HALIFAX, NS – Now that the AUS is running at full throttle, and hockey coming back next week plus basketball, swimming and volleyball later in October, it’s a bit funny in perspective looking at things now compared to last winter, during the brief exhibition season held between some Nova Scotia and New Brunswick school. But a good kind of funny.
After a few weeks of action in sports like hockey and basketball, and more on the way, a COVID-19 case spike in Nova Scotia unofficially “ended” the exhibition season. Some games happened after the spike was handled but not at the same level, it seemed.
Same with New Brunswick. Beginning exhibition play in early March, about a month later than its neighbour to the east, there wasn’t much time left between games and the beginning of exams in early April, a self-imposed deadline most schools set to wrap up play for the season.
Once you get a few games into any season it, for me anyway, feels like most athletes start to hit their groove and take their play up a notch. I noticed that in the final exhibition games last year for the teams that played the most.
In AUS soccer, I’m starting to see that now too. With most teams halfway through their seasons by now, a lot of that has to do with the playoff race. But what we’re hoping for now is that the fourth wave doesn’t wreck too much havoc on the season or jeopardize the health of student-athletes, staff, fans and other officials down the stretch.
The vaccine policy in the conference, the return of certain public health measures in New Brunswick and more will hopefully keep rising case numbers digestible. Plus, most sports right now are being held in a safer outdoor environment. Let’s hope that, along with the rest of U SPORTS, case numbers remain contained and we don’t risk having competitive seasons shut down part way through again.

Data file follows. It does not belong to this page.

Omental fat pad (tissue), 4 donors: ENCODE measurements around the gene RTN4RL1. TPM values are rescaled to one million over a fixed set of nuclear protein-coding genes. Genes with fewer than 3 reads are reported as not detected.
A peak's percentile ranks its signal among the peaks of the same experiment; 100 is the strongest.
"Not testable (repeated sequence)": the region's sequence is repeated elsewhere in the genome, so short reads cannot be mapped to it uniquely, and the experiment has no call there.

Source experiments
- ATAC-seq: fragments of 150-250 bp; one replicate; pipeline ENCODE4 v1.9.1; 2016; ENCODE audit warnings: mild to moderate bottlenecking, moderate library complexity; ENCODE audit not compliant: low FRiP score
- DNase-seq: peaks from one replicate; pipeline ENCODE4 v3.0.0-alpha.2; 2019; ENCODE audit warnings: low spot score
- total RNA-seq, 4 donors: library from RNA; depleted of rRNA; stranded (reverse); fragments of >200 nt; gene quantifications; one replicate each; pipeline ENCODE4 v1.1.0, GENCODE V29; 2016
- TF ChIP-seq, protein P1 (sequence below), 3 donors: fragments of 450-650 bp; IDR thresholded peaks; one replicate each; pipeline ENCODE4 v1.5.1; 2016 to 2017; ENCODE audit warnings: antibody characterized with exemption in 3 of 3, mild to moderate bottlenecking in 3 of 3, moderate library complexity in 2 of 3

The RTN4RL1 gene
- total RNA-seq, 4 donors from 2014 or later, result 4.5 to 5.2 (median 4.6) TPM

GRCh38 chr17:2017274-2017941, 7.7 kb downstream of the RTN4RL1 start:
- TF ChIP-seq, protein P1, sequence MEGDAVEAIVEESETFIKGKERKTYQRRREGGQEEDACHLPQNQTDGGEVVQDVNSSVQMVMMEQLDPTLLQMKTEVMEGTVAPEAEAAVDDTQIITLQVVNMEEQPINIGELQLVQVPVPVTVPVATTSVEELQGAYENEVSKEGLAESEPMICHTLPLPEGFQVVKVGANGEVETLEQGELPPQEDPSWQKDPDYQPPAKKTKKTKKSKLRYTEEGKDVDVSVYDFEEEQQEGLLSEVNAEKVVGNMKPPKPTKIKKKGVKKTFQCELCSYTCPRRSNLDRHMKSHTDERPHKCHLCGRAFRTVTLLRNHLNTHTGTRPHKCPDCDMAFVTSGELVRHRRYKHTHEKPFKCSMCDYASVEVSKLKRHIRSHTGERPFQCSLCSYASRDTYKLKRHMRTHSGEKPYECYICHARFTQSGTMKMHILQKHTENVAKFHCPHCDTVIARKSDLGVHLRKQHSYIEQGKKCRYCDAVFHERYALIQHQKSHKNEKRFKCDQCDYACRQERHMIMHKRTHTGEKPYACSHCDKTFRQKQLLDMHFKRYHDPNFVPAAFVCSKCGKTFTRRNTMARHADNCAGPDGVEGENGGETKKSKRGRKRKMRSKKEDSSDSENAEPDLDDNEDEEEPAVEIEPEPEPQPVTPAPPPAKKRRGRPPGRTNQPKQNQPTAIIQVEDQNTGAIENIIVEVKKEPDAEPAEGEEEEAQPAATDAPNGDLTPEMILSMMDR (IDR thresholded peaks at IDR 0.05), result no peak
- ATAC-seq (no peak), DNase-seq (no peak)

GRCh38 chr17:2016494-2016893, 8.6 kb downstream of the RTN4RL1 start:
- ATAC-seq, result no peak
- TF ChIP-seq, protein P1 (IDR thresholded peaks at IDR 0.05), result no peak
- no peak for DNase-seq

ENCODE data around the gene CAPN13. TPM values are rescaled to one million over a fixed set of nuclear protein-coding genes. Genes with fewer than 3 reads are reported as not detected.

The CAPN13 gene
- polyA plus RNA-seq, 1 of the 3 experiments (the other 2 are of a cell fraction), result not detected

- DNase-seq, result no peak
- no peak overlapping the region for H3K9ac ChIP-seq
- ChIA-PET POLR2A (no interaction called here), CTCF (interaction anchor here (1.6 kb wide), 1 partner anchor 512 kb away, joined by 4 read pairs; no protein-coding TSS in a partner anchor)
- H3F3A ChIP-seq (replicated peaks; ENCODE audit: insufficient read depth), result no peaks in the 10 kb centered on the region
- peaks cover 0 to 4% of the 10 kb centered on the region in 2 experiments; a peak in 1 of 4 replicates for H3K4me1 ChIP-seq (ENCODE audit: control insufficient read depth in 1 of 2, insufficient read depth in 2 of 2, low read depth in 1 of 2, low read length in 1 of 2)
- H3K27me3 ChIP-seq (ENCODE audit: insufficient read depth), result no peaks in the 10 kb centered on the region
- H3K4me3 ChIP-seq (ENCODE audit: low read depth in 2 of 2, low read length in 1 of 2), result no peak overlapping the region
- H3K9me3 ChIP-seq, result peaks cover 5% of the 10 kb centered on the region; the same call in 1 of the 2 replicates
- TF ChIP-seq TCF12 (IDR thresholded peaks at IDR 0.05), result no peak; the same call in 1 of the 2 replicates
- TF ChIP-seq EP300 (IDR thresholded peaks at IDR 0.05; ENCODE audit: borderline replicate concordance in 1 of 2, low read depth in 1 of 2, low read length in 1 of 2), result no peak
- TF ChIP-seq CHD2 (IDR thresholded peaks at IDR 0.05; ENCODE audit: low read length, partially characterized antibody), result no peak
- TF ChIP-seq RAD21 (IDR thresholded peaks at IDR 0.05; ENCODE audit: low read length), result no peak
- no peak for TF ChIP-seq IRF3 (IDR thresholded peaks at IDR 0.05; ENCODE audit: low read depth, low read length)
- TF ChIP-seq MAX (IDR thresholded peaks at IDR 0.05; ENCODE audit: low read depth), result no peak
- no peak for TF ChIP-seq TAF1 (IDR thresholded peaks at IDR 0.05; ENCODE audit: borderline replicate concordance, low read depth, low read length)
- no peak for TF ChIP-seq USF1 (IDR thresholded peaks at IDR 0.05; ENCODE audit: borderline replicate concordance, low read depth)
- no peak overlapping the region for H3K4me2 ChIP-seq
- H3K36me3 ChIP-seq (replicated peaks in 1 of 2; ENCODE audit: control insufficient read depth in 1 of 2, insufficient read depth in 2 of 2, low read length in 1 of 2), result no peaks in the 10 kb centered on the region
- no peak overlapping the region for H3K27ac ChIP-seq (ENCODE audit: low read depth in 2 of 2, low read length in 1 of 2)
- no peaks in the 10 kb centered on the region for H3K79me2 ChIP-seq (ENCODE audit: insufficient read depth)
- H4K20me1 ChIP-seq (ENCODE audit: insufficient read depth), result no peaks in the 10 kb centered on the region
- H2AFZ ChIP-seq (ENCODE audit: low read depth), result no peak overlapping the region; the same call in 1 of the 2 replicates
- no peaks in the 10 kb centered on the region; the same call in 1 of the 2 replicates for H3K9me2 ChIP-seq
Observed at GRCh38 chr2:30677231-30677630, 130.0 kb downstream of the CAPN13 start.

Women’s soccer scoring race gets interesting
We’ve been treated to a wide share of excellent individual performances in AUS soccer so far this season. Emmanuel Dolo scored two hat tricks in Memorial’s first two games. UNB’s Louis-Charles Vaillancourt has won five of six starts this season. CBU’s Kairo Coore and Dal’s Riley Donovan added to that list last weekend, each scoring four times in blowout weekend wins.
The latter’s case is pretty interesting. Donovan’s four goals launched her to the top of the league in goals (five) and points (six). That one-game goal tally is enough to equate or pass three teams in the conference and her eight shots in the game puts her just one behind Moncton’s entire shot total through five games in 2021.
All in all, Donovan’s big weekend set up a three-horse race for the AUS women’s goal-scoring title at the midway point, as she’s closely followed the Capers’ Ally Rowe and the X-Women’s Amanda Smith, each with four. Smith is alone in second behind Donovan in terms of point scoring with five. The best part of this? Most of the schedule’s last two weeks see Dal, CBU and StFX playing each other for the most part (except for a clash between the Capers and the X-Women this coming weekend). Not only will we have our eyes on who will take the regular season title but also the scoring title.
Also- On this week’s Undefeated Watch, StFX dropped their first match of the season Sunday to the MUN Sea-Hawks. Led by timely goals from Claire Langille midway through the first half and Katie Joyce early in the second, plus a 12-save shutout from Sydney Walsh, Memorial pulled off a huge win to cap off a four-game road trip.